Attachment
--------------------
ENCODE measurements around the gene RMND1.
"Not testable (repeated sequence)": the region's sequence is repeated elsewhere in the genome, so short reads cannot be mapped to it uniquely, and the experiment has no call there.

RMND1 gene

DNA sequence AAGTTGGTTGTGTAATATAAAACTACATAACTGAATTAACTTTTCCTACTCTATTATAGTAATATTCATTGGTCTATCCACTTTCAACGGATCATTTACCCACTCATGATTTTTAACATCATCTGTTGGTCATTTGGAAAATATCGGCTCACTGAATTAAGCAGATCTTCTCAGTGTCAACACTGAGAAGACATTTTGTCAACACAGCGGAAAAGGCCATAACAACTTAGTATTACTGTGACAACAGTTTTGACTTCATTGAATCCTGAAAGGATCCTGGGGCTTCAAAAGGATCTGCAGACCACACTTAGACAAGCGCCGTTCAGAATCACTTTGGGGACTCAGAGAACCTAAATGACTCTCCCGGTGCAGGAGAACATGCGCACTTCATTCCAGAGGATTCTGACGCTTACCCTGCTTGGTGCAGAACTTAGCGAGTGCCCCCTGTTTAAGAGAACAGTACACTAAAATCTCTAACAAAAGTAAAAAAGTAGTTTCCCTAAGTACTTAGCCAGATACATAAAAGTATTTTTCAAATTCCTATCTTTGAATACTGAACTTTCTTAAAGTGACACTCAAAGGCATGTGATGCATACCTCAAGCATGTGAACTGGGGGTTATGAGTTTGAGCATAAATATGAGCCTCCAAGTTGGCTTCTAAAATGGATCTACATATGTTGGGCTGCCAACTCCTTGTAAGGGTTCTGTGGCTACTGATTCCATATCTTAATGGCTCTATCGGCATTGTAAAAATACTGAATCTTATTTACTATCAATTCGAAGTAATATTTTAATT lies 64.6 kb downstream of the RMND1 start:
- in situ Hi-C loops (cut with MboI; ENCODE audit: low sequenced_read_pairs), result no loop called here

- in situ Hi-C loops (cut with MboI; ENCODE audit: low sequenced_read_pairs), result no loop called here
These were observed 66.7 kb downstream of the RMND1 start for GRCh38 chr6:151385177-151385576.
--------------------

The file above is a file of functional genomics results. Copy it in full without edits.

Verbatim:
ENCODE measurements around the gene RMND1.
"Not testable (repeated sequence)": the region's sequence is repeated elsewhere in the genome, so short reads cannot be mapped to it uniquely, and the experiment has no call there.

RMND1 gene

DNA sequence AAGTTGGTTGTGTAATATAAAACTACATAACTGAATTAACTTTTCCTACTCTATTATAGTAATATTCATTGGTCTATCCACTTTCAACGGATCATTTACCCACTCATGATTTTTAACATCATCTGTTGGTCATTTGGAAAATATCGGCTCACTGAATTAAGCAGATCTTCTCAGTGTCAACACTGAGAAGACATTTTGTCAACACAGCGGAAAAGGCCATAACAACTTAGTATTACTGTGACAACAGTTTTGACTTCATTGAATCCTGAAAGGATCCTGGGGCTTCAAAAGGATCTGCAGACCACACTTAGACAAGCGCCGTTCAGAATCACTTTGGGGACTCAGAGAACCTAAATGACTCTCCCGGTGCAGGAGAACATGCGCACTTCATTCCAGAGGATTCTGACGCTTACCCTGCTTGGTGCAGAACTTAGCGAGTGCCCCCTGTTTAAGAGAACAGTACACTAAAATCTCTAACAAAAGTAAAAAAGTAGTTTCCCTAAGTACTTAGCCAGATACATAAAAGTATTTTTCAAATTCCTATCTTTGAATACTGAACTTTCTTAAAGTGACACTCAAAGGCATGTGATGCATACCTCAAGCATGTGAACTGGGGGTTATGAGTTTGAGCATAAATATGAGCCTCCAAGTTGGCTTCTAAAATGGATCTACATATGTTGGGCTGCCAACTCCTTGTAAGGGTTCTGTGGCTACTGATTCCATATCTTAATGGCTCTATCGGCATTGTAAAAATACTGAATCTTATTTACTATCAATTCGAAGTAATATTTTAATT lies 64.6 kb downstream of the RMND1 start:
- in situ Hi-C loops (cut with MboI; ENCODE audit: low sequenced_read_pairs), result no loop called here

- in situ Hi-C loops (cut with MboI; ENCODE audit: low sequenced_read_pairs), result no loop called here
These were observed 66.7 kb downstream of the RMND1 start for GRCh38 chr6:151385177-151385576.